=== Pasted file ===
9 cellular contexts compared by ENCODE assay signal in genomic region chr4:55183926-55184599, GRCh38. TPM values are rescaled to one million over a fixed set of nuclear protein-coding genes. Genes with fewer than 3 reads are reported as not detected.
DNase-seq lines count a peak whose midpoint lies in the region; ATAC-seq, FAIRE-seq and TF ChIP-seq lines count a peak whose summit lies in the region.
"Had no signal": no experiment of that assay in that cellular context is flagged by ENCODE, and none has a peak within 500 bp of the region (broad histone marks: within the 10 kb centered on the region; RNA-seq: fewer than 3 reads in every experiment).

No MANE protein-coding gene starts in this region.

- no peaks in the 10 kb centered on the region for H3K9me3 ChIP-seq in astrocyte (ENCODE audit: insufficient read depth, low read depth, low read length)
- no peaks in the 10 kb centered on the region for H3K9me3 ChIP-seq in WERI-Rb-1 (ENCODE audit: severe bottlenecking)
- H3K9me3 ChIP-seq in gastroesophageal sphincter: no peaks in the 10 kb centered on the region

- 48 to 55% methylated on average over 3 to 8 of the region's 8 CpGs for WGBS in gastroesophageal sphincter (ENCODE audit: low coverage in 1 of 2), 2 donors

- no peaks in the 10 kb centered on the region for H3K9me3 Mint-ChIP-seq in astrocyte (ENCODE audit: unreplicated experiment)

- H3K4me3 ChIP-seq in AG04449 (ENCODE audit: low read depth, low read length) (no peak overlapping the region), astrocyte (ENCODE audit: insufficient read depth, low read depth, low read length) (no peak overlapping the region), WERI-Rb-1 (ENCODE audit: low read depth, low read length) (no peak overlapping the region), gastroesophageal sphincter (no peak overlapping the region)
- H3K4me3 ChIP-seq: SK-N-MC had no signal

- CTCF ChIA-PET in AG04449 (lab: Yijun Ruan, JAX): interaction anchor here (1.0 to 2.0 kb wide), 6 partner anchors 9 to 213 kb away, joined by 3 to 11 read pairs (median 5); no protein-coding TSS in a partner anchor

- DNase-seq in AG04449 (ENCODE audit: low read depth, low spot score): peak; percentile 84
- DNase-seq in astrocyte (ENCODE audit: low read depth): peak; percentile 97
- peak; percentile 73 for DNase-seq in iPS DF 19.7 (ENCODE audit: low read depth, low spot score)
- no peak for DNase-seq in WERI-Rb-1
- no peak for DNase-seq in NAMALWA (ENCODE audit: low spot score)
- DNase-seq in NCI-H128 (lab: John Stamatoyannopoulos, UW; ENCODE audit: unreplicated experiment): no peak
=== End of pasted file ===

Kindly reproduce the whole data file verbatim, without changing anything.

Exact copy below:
9 cellular contexts compared by ENCODE assay signal in genomic region chr4:55183926-55184599, GRCh38. TPM values are rescaled to one million over a fixed set of nuclear protein-coding genes. Genes with fewer than 3 reads are reported as not detected.
DNase-seq lines count a peak whose midpoint lies in the region; ATAC-seq, FAIRE-seq and TF ChIP-seq lines count a peak whose summit lies in the region.
"Had no signal": no experiment of that assay in that cellular context is flagged by ENCODE, and none has a peak within 500 bp of the region (broad histone marks: within the 10 kb centered on the region; RNA-seq: fewer than 3 reads in every experiment).

No MANE protein-coding gene starts in this region.

- no peaks in the 10 kb centered on the region for H3K9me3 ChIP-seq in astrocyte (ENCODE audit: insufficient read depth, low read depth, low read length)
- no peaks in the 10 kb centered on the region for H3K9me3 ChIP-seq in WERI-Rb-1 (ENCODE audit: severe bottlenecking)
- H3K9me3 ChIP-seq in gastroesophageal sphincter: no peaks in the 10 kb centered on the region

- 48 to 55% methylated on average over 3 to 8 of the region's 8 CpGs for WGBS in gastroesophageal sphincter (ENCODE audit: low coverage in 1 of 2), 2 donors

- no peaks in the 10 kb centered on the region for H3K9me3 Mint-ChIP-seq in astrocyte (ENCODE audit: unreplicated experiment)

- H3K4me3 ChIP-seq in AG04449 (ENCODE audit: low read depth, low read length) (no peak overlapping the region), astrocyte (ENCODE audit: insufficient read depth, low read depth, low read length) (no peak overlapping the region), WERI-Rb-1 (ENCODE audit: low read depth, low read length) (no peak overlapping the region), gastroesophageal sphincter (no peak overlapping the region)
- H3K4me3 ChIP-seq: SK-N-MC had no signal

- CTCF ChIA-PET in AG04449 (lab: Yijun Ruan, JAX): interaction anchor here (1.0 to 2.0 kb wide), 6 partner anchors 9 to 213 kb away, joined by 3 to 11 read pairs (median 5); no protein-coding TSS in a partner anchor

- DNase-seq in AG04449 (ENCODE audit: low read depth, low spot score): peak; percentile 84
- DNase-seq in astrocyte (ENCODE audit: low read depth): peak; percentile 97
- peak; percentile 73 for DNase-seq in iPS DF 19.7 (ENCODE audit: low read depth, low spot score)
- no peak for DNase-seq in WERI-Rb-1
- no peak for DNase-seq in NAMALWA (ENCODE audit: low spot score)
- DNase-seq in NCI-H128 (lab: John Stamatoyannopoulos, UW; ENCODE audit: unreplicated experiment): no peak